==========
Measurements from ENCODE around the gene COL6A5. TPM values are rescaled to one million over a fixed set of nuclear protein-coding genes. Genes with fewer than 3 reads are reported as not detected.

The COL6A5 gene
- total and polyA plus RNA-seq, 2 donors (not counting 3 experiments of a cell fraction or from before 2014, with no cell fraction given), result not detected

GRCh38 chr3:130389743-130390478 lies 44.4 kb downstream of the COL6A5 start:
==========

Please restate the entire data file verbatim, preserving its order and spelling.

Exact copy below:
Measurements from ENCODE around the gene COL6A5. TPM values are rescaled to one million over a fixed set of nuclear protein-coding genes. Genes with fewer than 3 reads are reported as not detected.

The COL6A5 gene
- total and polyA plus RNA-seq, 2 donors (not counting 3 experiments of a cell fraction or from before 2014, with no cell fraction given), result not detected

GRCh38 chr3:130389743-130390478 lies 44.4 kb downstream of the COL6A5 start: